Joe's role in the hypnotic BLACK MOON was a supporting one, but working with Malle placed him in the center of the European Art film world. Soon directors ranging from Walerian Borowczyk to Jacques Rivette were expressing interest with the last of the great Warhol stars, and his career took another unexpected turn.
Joe would make a flurry of films in 1975 including the very odd but effective THE GARDNER (SEEDS OF EVIL) and the crime thriller SEASON OF ASSASSINS, but it was the following year that would prove to be his most important as an actor.
Serge Gainsbourg's JE T'AIME MOI NON PLUS (1976) is one of the key French films of the seventies and it gave Joe the role that he still counts as his favorite. Working opposite the amazing Jane Birkin and a young Gerard Depardieu, Joe turns in a very solid performance as the tough truck driving Krassky. Gainsbourg's stirring film is one that is long overdue for a quality Region 1 DVD release.
Even better, in my eyes, was Joe's next film, LA MARGE (1976). Working with famed Polish director Walerian Borowczyk and the major French star of the period, Sylvia Kristel, LA MARGE gave Joe the most emotionally demanding role of his career. As the recently widowed Sigimond who finds a strange solace in a lonely prostitute in Paris, Joe delivered excellent work for the demanding Borowczyk and it remains my favorite film of not only Joe's but also of his leading lady and director.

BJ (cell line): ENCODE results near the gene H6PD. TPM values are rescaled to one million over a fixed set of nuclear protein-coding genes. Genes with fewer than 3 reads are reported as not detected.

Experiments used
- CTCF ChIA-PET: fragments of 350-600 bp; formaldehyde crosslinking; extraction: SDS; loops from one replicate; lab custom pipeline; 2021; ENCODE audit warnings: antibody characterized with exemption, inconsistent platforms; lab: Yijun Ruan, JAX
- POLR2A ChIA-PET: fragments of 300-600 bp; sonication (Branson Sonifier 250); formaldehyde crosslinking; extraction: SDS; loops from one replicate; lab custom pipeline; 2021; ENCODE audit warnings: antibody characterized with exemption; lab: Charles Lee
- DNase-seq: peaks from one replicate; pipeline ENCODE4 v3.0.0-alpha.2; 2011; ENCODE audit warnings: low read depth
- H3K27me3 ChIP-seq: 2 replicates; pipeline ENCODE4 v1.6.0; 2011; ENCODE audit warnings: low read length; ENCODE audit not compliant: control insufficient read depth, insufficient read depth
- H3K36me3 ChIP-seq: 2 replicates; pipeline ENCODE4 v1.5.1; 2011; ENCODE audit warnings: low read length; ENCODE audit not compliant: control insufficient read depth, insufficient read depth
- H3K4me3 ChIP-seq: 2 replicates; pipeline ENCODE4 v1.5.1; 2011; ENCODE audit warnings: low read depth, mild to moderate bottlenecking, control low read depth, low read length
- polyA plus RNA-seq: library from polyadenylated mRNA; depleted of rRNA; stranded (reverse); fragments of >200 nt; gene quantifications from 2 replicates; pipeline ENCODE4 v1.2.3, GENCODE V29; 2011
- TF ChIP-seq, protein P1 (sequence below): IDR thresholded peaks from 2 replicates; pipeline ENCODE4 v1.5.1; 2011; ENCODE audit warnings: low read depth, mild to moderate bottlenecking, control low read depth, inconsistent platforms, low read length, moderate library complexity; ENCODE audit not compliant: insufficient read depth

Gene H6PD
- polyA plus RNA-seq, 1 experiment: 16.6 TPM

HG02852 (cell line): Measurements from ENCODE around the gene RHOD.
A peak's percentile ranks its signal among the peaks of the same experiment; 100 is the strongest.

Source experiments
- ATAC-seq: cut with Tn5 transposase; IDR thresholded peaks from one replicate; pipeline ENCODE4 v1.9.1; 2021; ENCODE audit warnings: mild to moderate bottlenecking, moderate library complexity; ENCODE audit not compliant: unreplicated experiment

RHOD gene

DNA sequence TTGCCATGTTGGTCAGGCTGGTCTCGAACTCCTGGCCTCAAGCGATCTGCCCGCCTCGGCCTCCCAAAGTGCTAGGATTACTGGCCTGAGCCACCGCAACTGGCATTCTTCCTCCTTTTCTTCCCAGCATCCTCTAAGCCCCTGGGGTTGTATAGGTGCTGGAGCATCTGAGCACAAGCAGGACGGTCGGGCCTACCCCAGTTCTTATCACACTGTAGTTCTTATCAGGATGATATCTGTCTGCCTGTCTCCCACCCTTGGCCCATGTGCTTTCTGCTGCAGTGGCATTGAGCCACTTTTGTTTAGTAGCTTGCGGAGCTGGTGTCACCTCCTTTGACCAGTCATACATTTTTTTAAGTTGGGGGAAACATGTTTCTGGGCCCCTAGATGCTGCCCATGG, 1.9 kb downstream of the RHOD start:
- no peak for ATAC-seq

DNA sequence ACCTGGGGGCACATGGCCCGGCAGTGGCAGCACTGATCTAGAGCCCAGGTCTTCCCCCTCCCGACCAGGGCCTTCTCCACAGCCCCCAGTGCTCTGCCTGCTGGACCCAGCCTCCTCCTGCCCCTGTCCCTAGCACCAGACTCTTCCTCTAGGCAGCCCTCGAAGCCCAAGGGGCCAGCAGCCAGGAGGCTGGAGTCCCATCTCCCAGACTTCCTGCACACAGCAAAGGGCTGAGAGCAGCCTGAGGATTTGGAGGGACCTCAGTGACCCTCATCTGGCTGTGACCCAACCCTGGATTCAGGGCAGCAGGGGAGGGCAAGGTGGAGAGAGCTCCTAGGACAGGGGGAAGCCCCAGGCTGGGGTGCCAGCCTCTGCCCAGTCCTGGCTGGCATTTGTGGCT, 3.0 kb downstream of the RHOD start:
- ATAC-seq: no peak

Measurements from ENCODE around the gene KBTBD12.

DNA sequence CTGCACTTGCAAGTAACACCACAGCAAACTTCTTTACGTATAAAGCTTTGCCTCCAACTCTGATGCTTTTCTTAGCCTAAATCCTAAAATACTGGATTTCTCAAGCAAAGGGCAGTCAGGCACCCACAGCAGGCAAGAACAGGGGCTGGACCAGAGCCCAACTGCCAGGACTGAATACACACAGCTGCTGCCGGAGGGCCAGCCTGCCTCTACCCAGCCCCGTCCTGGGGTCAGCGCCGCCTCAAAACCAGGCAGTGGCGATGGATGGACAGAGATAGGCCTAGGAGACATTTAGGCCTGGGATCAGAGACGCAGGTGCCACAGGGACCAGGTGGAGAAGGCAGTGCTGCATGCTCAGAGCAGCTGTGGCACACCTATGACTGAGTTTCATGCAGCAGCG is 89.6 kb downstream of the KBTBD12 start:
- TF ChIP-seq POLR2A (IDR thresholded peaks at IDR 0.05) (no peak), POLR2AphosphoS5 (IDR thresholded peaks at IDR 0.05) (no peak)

More European films followed in the next few years, including the crazed KILLER NUN (1978) and an early Catherine Breillat film NOCTURNAL UPROAR (1979), but it was 1980's intense Fernando Di Leo film VACANZE PER UN MASS that truly gave Joe a role he could sink his teeth into again.
After the great Di Leo film, Joe finally found his way to Jacques Rivette and, along with LAST TANGO IN PARIS star Maria Schneider, they delivered 1981's MERRY-GO-ROUND. The film unfortunately hit financial problems and was shelved for nearly two years before finally just receiving a limited French release.
The infamous and little seen QUEEN LEAR appeared in 1982 and would mark an end to Joe's time in Europe. He finally returned to the states with a part in Francis Ford Coppola's THE COTTON CLUB (1984). He took some time off after that and returned a few years later with a string of television work including memorable turns in MIAMI VICE and WISEGUY.
The past two decades have seen Joe develop into a solid character actor and he has appeared in films ranging from John Water's great CRY-BABY (1990) to Steven Soderbergh's already legendary THE LIMEY (1999). Joe's role in THE LIMEY is at this point his last notable one as he has worked only sporadically since. He is great in the film though, as a simple minded hit man, and his thoughts on one of the film's wonderful commentaries are essential for his fans (and fans of underground cinema in general).
Joe Dallesandro probably could have become a major Hollywood player in the seventies and eighties as he certainly had the looks and charisma. I am glad though that he made the descions that he did because his work for director's like Morrissey, Malle, Gainsbourg, Borowczyk and Rivette are the ones that I love him the most for. While many people just know him as the "Little Joe" from Lou Reed's TRANSFORMER centerpiece or as the face of Andy Warhol's factory, Joe Dallesandro is so much more. Hopefully one day some of his European output will become more readily available, and he will finally get some of the credit that is owed to him.
Joe has a comprehensive official site that is located here, that is well worth visiting.
For some of the best available Joe film's on DVD check Tony's fantastic Xploited cinema at this link.
My look at LA MARGE will be posted later in the week.